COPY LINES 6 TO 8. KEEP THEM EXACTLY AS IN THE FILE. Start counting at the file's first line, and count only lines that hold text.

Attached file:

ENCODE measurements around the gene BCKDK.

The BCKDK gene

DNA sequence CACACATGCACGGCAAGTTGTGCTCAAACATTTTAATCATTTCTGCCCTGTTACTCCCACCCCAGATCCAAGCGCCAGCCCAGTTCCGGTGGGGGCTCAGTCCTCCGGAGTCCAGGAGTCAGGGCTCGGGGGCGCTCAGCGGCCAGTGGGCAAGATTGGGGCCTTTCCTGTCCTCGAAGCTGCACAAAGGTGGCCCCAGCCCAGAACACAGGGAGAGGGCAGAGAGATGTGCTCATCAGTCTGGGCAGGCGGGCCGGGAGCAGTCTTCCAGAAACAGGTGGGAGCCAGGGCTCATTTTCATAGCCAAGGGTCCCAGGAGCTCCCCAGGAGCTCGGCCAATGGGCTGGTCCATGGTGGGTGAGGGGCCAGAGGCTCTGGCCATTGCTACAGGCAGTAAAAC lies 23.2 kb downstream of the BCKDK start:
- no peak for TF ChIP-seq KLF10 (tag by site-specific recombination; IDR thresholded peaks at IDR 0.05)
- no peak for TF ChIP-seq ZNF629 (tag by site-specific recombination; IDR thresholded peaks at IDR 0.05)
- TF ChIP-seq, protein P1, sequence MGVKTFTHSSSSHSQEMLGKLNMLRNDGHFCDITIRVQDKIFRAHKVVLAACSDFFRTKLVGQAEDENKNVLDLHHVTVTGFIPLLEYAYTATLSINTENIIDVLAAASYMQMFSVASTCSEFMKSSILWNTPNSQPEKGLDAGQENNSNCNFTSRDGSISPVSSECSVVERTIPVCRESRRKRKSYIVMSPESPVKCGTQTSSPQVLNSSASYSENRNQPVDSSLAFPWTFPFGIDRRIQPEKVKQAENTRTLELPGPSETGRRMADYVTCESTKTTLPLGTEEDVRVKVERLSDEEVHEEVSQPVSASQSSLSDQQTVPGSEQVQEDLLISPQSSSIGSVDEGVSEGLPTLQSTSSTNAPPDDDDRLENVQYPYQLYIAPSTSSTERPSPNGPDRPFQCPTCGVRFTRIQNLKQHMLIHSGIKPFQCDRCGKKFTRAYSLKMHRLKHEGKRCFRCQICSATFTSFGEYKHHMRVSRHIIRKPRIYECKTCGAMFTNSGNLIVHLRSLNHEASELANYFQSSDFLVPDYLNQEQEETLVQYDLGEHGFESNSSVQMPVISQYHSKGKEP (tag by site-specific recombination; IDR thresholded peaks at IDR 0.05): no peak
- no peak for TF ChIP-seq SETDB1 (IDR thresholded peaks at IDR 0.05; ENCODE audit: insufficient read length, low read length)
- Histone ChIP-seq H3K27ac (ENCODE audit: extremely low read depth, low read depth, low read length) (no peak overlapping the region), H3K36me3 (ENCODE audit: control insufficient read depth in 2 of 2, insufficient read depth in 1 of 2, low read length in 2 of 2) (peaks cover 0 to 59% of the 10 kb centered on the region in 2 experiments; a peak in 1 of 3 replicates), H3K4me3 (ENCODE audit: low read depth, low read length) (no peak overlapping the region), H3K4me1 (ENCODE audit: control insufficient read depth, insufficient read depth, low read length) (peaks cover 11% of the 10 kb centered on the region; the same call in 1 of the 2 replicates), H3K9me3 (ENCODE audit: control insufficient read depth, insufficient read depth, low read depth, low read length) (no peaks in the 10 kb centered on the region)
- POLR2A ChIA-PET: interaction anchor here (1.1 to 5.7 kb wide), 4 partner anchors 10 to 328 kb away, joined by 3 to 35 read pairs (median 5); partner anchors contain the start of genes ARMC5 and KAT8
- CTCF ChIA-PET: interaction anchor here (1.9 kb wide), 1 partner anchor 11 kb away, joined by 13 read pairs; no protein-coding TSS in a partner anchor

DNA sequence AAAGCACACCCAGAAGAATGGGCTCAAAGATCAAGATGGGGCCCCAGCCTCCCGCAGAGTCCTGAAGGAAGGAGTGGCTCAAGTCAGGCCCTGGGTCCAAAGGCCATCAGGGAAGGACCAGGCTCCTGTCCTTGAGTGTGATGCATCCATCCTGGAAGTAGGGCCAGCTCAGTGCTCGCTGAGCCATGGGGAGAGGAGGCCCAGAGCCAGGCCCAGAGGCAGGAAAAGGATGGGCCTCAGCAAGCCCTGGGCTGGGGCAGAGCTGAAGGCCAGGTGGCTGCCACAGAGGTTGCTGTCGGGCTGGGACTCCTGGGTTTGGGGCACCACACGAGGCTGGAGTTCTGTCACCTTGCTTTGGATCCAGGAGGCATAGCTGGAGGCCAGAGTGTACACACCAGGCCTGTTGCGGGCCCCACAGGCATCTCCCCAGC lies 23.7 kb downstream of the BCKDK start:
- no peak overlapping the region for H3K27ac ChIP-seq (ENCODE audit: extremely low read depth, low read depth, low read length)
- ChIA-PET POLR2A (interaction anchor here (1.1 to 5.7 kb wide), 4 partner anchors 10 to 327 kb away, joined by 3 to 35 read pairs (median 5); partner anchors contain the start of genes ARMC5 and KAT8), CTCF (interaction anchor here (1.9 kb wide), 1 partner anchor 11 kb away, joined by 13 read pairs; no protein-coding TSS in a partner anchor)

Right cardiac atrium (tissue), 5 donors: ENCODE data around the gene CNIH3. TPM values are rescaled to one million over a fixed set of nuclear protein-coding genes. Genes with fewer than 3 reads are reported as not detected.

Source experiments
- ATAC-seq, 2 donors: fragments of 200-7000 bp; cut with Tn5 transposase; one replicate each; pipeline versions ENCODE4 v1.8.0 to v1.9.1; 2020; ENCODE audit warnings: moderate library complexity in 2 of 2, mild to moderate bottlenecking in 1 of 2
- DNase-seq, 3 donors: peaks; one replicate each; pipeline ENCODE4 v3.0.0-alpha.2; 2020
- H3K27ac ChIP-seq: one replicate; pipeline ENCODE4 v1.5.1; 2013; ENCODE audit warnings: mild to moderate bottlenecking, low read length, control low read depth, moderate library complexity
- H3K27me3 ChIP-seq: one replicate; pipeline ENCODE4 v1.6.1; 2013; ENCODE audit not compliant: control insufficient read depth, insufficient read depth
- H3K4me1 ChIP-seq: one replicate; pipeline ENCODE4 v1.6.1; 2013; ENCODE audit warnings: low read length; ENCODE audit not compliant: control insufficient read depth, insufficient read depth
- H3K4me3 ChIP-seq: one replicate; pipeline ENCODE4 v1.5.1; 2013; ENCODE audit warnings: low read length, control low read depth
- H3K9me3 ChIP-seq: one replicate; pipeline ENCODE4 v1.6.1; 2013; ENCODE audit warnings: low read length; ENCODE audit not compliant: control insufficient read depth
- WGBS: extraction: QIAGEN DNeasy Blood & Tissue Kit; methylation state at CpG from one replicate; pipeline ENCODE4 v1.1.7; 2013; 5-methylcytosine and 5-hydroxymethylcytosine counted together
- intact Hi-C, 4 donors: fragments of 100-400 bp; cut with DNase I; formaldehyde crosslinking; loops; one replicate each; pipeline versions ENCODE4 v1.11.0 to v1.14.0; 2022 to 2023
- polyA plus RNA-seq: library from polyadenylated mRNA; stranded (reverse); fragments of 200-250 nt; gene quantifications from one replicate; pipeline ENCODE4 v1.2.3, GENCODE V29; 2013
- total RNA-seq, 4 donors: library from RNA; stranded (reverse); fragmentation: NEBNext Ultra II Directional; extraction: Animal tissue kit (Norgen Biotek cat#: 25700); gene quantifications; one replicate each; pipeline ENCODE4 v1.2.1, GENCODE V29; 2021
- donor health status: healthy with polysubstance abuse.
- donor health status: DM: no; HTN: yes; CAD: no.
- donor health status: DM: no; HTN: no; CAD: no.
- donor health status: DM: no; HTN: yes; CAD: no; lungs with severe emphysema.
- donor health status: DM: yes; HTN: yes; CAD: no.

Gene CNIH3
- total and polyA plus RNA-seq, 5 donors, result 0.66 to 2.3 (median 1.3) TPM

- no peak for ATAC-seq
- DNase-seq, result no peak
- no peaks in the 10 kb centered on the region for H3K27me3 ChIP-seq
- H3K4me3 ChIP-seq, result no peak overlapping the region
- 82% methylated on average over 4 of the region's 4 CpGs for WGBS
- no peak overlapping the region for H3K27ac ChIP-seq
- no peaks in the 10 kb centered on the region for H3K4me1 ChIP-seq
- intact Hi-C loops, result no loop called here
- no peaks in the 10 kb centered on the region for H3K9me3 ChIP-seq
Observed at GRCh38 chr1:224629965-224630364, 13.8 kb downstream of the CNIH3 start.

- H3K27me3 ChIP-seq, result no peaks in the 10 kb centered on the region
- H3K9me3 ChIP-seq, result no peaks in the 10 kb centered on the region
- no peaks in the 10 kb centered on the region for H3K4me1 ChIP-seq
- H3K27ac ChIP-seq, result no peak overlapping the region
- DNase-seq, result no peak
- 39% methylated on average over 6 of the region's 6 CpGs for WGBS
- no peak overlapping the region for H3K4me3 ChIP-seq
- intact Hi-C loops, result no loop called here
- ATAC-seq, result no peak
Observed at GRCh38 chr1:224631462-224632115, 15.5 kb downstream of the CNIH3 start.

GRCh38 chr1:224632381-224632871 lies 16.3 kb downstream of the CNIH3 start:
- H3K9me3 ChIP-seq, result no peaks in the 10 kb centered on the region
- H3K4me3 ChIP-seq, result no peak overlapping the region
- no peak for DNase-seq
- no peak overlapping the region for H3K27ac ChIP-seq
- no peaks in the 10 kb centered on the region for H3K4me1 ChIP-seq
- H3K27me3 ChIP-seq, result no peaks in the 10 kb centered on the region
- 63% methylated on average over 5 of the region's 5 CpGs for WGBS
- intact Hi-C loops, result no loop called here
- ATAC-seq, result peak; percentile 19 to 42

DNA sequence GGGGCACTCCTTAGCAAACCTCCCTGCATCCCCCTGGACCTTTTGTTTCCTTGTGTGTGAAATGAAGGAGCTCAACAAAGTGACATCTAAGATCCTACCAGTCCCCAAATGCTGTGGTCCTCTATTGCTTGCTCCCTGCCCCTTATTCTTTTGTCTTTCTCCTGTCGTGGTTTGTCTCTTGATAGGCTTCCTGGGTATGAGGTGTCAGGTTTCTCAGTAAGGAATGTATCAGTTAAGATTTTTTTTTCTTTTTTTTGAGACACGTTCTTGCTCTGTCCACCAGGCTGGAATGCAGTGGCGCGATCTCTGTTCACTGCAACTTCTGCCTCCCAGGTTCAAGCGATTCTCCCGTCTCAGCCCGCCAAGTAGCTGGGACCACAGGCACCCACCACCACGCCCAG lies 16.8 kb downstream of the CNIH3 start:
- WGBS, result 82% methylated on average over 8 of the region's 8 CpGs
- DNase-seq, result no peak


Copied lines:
- TF ChIP-seq, protein P1, sequence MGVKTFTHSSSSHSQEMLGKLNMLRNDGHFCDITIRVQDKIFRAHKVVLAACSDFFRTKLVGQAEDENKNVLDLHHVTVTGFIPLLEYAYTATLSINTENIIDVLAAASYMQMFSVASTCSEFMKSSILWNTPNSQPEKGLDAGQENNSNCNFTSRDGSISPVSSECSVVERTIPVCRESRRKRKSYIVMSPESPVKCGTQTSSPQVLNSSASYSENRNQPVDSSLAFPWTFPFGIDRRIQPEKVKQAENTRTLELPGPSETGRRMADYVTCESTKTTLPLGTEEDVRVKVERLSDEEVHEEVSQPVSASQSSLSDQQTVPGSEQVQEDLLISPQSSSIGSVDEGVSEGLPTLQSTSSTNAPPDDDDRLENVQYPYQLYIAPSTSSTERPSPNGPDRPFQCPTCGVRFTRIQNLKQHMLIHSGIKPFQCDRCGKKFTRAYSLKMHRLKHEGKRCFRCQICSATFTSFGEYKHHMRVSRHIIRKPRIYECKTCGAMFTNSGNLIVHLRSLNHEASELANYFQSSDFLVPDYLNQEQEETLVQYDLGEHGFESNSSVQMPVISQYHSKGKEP (tag by site-specific recombination; IDR thresholded peaks at IDR 0.05): no peak
- no peak for TF ChIP-seq SETDB1 (IDR thresholded peaks at IDR 0.05; ENCODE audit: insufficient read length, low read length)
- Histone ChIP-seq H3K27ac (ENCODE audit: extremely low read depth, low read depth, low read length) (no peak overlapping the region), H3K36me3 (ENCODE audit: control insufficient read depth in 2 of 2, insufficient read depth in 1 of 2, low read length in 2 of 2) (peaks cover 0 to 59% of the 10 kb centered on the region in 2 experiments; a peak in 1 of 3 replicates), H3K4me3 (ENCODE audit: low read depth, low read length) (no peak overlapping the region), H3K4me1 (ENCODE audit: control insufficient read depth, insufficient read depth, low read length) (peaks cover 11% of the 10 kb centered on the region; the same call in 1 of the 2 replicates), H3K9me3 (ENCODE audit: control insufficient read depth, insufficient read depth, low read depth, low read length) (no peaks in the 10 kb centered on the region)